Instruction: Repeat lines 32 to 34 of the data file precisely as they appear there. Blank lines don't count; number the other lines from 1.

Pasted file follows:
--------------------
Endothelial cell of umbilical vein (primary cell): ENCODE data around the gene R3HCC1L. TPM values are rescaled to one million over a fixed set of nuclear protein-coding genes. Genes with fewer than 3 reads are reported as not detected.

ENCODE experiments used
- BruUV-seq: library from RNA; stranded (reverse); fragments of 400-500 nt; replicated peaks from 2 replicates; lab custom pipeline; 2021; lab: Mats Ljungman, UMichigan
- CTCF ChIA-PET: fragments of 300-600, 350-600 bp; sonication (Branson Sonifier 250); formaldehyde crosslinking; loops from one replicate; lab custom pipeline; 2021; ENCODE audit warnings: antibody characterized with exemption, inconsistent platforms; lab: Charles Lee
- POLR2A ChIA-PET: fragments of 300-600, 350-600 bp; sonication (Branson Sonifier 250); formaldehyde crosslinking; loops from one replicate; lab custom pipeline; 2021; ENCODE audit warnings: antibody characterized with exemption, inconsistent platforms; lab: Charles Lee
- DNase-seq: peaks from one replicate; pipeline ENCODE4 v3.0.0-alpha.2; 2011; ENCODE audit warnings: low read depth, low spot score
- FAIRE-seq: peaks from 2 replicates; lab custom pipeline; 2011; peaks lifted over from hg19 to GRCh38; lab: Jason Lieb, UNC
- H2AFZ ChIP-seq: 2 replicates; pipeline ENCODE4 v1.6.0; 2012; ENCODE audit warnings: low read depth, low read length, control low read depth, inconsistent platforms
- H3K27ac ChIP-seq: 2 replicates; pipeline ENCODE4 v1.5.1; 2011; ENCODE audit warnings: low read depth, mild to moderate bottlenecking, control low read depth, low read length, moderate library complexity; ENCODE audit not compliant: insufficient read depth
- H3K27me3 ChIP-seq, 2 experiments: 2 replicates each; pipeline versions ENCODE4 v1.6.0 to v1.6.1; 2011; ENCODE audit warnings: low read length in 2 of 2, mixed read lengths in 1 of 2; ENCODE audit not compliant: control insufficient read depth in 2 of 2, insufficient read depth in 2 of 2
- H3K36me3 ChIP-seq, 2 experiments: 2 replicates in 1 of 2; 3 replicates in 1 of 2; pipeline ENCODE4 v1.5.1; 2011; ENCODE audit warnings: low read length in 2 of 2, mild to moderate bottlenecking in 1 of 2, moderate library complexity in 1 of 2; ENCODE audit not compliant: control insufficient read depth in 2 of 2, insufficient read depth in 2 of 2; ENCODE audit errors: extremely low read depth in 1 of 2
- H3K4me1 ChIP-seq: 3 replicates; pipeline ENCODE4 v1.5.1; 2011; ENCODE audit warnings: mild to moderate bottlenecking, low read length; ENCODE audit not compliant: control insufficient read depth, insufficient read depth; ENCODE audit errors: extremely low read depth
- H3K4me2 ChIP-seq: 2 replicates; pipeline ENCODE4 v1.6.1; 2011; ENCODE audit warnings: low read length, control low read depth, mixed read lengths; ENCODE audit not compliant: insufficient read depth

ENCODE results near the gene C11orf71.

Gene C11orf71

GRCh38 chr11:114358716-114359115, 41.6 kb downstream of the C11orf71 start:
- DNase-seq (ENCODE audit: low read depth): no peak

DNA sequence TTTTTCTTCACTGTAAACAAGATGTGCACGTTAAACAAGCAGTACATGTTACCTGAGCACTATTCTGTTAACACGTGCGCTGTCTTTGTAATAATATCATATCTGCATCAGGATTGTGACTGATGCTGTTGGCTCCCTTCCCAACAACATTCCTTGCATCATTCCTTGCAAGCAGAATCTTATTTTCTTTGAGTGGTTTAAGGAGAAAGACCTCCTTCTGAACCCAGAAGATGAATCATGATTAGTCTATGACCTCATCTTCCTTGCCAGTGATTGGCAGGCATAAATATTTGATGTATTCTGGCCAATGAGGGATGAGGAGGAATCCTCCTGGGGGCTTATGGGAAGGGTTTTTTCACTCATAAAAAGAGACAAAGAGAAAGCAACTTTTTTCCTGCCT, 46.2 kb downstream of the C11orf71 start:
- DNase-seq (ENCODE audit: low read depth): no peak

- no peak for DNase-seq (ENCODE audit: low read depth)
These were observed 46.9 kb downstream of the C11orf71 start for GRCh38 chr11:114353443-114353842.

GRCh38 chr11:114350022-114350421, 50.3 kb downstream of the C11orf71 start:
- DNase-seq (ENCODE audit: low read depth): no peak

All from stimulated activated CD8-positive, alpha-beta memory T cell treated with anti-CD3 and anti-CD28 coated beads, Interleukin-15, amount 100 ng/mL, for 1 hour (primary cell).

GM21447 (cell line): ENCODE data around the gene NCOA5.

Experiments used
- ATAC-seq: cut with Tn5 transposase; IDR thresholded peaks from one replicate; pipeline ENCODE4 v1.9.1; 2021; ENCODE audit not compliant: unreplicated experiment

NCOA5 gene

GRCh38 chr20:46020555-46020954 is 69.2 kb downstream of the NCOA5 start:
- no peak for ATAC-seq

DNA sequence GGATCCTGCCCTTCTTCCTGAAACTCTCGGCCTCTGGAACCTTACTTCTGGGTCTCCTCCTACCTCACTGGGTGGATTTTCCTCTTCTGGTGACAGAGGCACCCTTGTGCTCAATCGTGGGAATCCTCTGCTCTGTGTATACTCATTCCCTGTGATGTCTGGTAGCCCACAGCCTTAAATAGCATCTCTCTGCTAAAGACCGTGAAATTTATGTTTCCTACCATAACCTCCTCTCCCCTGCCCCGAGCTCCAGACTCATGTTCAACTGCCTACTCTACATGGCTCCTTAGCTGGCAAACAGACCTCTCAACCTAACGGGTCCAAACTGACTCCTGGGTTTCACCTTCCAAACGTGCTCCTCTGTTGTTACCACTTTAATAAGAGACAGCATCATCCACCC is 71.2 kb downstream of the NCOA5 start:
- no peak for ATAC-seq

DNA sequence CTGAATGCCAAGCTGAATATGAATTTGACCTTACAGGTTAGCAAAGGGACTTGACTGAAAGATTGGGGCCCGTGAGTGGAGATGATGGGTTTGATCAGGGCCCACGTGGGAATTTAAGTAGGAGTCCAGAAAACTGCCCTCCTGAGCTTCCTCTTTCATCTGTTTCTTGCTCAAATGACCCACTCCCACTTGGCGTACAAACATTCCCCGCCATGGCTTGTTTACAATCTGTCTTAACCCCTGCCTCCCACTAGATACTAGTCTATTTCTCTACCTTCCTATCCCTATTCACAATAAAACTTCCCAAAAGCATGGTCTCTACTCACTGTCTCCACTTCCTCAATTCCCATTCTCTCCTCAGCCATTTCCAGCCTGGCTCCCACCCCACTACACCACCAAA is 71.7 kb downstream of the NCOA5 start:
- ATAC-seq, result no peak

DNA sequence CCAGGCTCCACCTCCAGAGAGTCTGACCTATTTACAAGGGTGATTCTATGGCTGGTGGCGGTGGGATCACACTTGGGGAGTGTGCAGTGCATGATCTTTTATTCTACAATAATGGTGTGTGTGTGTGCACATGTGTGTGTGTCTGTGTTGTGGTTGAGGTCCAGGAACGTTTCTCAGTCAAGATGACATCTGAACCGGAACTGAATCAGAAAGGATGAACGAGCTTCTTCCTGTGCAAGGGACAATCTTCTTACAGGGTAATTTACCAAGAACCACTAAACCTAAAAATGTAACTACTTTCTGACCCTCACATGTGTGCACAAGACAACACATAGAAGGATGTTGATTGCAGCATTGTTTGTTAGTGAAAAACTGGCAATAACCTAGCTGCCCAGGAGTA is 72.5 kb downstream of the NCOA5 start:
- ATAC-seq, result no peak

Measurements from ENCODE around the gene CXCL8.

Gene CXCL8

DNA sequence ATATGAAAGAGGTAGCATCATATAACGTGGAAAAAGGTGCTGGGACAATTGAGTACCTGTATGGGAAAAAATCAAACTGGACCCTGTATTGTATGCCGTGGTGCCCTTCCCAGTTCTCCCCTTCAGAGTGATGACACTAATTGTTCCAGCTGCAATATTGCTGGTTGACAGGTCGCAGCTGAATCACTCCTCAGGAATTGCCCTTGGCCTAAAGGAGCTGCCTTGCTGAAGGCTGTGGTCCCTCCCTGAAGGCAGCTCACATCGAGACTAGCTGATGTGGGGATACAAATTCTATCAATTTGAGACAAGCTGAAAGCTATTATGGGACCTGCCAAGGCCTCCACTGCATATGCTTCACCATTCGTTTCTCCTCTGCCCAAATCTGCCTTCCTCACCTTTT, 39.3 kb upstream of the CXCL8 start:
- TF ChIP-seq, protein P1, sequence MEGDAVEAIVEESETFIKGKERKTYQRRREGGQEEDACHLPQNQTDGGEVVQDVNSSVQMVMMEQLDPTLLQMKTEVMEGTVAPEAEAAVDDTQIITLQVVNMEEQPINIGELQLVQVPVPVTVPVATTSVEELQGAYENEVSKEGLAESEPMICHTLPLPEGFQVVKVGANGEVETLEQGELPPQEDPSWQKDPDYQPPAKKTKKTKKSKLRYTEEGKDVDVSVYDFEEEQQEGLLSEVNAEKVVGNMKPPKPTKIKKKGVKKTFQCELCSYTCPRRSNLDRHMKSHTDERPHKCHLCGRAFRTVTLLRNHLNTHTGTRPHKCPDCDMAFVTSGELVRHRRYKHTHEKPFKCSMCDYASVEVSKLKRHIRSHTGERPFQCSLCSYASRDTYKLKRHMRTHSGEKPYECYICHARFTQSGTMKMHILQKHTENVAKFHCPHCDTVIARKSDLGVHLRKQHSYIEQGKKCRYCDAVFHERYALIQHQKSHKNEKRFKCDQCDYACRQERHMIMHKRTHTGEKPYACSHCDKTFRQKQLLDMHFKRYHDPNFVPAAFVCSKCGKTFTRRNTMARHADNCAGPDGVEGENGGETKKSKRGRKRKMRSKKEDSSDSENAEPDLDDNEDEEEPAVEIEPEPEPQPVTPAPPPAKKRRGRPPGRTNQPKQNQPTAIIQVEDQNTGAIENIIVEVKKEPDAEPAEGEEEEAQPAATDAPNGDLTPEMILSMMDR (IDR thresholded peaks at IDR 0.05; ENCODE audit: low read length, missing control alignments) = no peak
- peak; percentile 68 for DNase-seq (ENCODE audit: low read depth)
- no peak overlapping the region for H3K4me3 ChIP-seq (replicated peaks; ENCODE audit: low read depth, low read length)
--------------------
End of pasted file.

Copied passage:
- no peak for ATAC-seq

DNA sequence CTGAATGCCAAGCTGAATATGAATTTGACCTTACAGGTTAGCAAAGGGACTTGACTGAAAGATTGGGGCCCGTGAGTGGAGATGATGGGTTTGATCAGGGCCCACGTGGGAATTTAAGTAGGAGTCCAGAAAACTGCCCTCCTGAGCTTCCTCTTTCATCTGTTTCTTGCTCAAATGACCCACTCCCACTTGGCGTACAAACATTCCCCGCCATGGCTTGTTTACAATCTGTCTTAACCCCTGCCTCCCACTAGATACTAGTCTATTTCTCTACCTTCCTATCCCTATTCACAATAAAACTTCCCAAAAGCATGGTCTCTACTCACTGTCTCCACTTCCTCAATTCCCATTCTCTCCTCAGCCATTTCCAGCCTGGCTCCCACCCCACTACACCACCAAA is 71.7 kb downstream of the NCOA5 start:
- ATAC-seq, result no peak